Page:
Hi Marcus, Thanks for the detailed answer. After a long period, I managed to work on it (in several steps) during the last couple of months.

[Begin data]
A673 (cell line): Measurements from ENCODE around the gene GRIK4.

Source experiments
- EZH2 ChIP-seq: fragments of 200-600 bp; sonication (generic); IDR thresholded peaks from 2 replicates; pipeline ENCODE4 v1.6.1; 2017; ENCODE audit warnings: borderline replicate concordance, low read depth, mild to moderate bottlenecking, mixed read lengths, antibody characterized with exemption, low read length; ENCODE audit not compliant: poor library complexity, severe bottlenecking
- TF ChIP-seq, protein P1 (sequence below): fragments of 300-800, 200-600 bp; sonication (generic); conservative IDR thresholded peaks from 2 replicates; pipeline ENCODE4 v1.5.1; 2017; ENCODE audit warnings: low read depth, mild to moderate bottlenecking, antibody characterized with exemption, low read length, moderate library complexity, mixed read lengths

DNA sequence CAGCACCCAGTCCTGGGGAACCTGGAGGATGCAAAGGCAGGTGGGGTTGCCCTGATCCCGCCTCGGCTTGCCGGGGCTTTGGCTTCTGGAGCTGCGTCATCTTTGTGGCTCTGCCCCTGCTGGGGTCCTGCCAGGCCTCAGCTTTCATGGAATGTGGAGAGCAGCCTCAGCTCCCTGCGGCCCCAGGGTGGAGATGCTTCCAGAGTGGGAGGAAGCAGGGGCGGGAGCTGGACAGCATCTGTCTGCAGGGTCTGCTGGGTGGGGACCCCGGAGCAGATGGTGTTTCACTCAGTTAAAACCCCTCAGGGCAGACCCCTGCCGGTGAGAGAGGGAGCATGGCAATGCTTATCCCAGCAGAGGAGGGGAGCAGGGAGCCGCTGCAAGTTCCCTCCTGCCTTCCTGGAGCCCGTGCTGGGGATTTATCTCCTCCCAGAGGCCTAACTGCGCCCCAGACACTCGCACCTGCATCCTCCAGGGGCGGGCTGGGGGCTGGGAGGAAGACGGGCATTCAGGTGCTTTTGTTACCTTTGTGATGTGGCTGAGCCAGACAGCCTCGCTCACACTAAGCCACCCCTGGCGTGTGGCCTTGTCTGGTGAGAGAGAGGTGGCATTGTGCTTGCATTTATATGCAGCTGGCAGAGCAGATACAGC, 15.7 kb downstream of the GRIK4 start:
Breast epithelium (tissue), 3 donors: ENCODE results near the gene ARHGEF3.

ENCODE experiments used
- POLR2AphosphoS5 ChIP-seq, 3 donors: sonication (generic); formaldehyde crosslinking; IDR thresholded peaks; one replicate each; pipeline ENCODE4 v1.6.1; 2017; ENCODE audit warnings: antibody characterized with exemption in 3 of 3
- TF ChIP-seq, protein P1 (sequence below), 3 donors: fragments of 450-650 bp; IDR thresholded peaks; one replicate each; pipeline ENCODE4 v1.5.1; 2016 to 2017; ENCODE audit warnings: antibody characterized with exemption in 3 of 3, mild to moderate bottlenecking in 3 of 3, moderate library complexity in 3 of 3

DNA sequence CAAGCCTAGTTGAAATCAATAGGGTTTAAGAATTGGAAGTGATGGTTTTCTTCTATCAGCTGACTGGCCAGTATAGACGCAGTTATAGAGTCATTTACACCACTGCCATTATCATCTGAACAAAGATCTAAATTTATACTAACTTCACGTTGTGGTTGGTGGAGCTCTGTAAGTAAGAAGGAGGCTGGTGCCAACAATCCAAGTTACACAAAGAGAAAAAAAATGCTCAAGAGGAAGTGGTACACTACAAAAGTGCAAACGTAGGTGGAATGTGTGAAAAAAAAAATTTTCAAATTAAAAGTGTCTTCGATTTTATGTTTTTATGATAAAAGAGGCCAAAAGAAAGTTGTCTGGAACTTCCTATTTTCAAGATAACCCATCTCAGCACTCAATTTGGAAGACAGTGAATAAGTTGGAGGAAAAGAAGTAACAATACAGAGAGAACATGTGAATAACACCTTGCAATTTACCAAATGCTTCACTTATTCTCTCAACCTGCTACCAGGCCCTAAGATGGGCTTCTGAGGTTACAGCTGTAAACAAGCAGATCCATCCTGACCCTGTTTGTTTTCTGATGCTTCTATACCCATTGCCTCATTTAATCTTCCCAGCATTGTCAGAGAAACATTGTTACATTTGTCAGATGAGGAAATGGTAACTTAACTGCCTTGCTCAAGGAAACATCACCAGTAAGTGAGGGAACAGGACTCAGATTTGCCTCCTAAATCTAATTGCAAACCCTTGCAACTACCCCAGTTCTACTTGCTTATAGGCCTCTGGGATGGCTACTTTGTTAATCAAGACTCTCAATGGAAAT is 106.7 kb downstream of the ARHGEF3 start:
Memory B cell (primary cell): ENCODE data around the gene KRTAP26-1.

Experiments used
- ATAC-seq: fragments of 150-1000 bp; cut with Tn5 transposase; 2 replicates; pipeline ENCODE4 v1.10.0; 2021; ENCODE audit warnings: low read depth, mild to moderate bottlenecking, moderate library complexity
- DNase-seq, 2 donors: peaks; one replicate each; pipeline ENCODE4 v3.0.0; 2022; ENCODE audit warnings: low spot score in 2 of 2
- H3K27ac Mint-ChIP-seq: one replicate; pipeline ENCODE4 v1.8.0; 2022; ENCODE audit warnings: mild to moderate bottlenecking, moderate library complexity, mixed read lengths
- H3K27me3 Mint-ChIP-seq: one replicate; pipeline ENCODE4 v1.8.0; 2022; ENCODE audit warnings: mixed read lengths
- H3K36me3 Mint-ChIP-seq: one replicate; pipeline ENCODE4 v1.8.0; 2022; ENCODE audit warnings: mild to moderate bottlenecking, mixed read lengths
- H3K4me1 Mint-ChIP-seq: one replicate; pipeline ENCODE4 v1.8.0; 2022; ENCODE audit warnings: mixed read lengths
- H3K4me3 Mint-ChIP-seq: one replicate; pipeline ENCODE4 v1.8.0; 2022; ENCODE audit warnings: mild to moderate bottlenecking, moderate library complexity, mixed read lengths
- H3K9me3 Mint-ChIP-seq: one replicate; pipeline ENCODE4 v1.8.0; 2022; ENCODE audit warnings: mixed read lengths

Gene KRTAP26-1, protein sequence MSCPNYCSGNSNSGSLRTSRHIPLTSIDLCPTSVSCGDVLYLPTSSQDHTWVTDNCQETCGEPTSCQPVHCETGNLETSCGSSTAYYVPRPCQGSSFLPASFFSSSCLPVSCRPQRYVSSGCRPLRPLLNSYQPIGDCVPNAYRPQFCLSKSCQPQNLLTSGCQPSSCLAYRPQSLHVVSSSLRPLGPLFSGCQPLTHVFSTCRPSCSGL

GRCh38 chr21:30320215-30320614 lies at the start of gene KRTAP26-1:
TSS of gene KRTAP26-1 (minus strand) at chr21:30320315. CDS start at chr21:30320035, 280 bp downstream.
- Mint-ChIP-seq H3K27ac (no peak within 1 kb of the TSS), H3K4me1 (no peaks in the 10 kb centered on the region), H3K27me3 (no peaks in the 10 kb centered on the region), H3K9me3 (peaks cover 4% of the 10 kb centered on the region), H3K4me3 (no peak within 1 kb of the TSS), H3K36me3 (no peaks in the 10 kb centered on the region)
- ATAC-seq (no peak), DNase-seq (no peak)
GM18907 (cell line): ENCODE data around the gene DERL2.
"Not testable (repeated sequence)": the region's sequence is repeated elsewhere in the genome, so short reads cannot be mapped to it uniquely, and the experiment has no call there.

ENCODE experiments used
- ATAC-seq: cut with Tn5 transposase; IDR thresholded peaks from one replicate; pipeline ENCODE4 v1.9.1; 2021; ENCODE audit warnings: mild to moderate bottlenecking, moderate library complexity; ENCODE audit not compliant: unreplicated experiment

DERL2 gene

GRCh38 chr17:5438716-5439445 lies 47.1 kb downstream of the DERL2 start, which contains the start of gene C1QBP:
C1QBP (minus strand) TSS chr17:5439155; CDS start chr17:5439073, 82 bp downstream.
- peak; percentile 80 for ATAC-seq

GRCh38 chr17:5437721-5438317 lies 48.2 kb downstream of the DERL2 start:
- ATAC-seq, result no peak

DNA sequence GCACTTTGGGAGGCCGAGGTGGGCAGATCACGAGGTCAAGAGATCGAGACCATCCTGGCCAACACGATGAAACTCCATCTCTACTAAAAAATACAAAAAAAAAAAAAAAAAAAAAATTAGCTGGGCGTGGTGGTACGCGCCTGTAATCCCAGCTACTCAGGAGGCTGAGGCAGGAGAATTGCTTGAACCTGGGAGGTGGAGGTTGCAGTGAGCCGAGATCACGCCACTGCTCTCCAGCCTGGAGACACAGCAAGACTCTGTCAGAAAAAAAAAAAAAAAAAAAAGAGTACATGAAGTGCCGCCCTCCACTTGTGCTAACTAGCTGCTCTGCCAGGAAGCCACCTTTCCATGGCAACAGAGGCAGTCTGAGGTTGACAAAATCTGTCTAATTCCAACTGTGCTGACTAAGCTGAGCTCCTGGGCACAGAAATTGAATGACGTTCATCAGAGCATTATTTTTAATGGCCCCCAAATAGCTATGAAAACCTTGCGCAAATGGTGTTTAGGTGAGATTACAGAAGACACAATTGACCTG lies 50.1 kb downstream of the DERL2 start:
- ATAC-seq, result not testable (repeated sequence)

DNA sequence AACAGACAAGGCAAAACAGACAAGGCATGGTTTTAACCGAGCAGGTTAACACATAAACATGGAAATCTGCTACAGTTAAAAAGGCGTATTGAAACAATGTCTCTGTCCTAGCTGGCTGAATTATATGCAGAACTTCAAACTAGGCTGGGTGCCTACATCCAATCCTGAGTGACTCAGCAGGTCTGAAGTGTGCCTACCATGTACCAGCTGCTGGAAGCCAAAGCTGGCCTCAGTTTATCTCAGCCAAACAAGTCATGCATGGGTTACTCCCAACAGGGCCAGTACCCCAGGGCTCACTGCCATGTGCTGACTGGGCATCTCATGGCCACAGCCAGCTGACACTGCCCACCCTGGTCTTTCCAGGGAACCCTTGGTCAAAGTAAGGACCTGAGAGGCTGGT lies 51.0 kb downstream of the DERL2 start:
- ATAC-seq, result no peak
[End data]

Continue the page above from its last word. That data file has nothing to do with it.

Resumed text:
I managed to find the bottleneck using ControlPorts. It showed a couple of blocks that were bottlenecks (based on previous block's output buffers). Interestingly, they weren't IO-bound. I haven't investigated it further, but I guess that the facts that (i) they caused dropped samples; (ii) were CPU-bound; and (iii) did not reach anywhere near 100% in htop indicate that they might have high fluctuations in CPU usage, it might be that they do use 100% CPU for a very short time (then they cause dropped samples), shorter than the sampling and averaging periods of tools like htop. Optimizing those blocks solved the issue of dropped samples. I only gave kernelshark little attention. It didn't prove to be a simple tool to use out of the box, I don't think that the docs and level of polish are well enough for this general use case. Maybe, if someone takes it as a project and documents how to apply it to flowgraph inspection. On Tue, Nov 7, 2017 at 1:25 PM Marcus Müller <muel...@kit.edu> wrote: > Hi Gilad, > > part of this is for the future reader of this thread, so, please, bear > with me: > > On 07.11.2017 10:42, Gilad Beeri (ApolloShield) wrote: > > I have a flowgraph, that when run, no CPU core is ever close to 100% > > utilization. > > Indeed, dropped samples indicate a bottleneck narrower than your USRP's > sampling rate, but that bottleneck doesn't have to be CPU overutilization! > Simplest example: add a Throttle block to a flow graph that otherwise > wouldn't produce any problems with half the necessary sampling rate. > > Most often, I find that IO operations actually become the the bottleneck > – be it that sending samples to the USRP (or receiving them) is actually > pretty time-intense, or that you need to interact with storage. > > Depending on the tooling you choose, this fact might or might not be > hidden; time spent, for example "on behalf" of a thread in Kernel land, > searching for a contiguous piece of memory to give to that process, or > handling USB buffers or... might or might not be attributed to the process. > > Another very classical problem is memory bandwidth and latency; so, as > shown by SE at this year's GRCon, chances aren't that bad that you can > optimize quite a bit if you co-locate connected blocks on the same CPU, > you get a caching advantage (or, rather, not incur a disadvantage). > > That all being said, how do you proceed? > > First of all, this is one of the cases where having ControlPort is very > helpful. If you have it (with Thrift and PerfCounters enabled), you can > start the CtrlPort Performance Monitor, and see which output buffers > "stay full" all the time. Block after that is probably your bottleneck. > > If you don't, try running `perf top -ag` (as root might help here, you > want to also inspect kernel times, not quite sure about that, though). > You should be getting a listing of "when we sampled where the CPU(s) > were, in x % of the time, they were stuck in these functions". > > I really tried, but haven't had the time to work with kernelshark. That > might really be a tool of choice here. In fact, it looks so cool that I > could imagine that we one day supersede the perf counter concept with > that; who knows. > > If you do happen to look into that, I'd be very happy to get some > feedback about the process, and what the problems were. I think this is > definitely something we want to enable users to do – understand not only > the behaviour of their blocks in isolation, but how a system works. > After all, one of the major "let's dream about a GNU Radio in the > future" things we're considering is making it easy to distribute a flow > graph across computers, and for that, systemic insight pretty much is a > must. > > Best regards, > Marcus > > _______________________________________________ > Discuss-gnuradio mailing list > Discussemail@example.com > https://lists.gnu.org/mailman/listinfo/discuss-gnuradio >
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